Chances are that you’ve already heard of heroin as the opioid crisis continues to envelop the United States. In this article, we will try to find out the roots of heroid and where does it come from?
Heroin: The Facts
Heroin is primarily a street drug. According to the NIH, the drug is made from the seed pod of the opium poppy plant. It is derived from the drug known as morphine and poppy plant is made in regions such as Southeast and Southwest Asia, Mexico and Columbia.
To understand how it came to be, we have to understand the origins of morphine. It was used by doctors to ease the pain. As morphine changes the way our brain perceives pain, it can help relieve the same.
Heroin was first derived by an English chemist back in 1874 from heroin. It was produced commercially by Bayer Pharmaceutical Co. It was primarily produced as a substitute for morphine as the former was being misused. Later it was found out that heroin was addictive and was subsequently banned in the USA.
The DEA has stated that heroin is usually found in brown powder or black tar heroin. It is often mixed with other drugs or substances such as sugar or powdered milk. Even though it’s illegal, the propensity of its misuse is high. Many times it is ingested and the user is unable to know the amount ingested, which raises the chances of an overdose.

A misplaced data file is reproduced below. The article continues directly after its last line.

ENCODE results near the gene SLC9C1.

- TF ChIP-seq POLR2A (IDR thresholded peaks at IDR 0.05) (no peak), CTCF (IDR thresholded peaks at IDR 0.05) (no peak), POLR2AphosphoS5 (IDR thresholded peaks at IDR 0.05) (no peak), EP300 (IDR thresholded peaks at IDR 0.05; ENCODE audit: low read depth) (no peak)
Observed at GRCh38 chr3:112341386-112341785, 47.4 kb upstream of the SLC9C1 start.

How is Heroin misused?
Heroin is misused all around the world. After taking it, the user gets a sense of euphoria, happiness and alleviation of any tension. Usually, it is injected, snorted or ingested. People often use the drug with a mixture of ‘crack cocaine’ and the combination is known as ‘speedball’.
In addition to the effects of euphoria, heroin also causes:
- Dry Mouth
- Heaviness in arms and legs
- Coming in and out of consciousness
How are Heroin overdoses treated?
To put it simple, an overdose on heroin can prove to be fatal. It can slow the breathing to a point where the person cannot survive without medical supervision. This is where Naloxone comes in. According to the NIH, naloxone can bring normal back to the person if they have stopped breathing and can reverse the effects of an opioid overdose.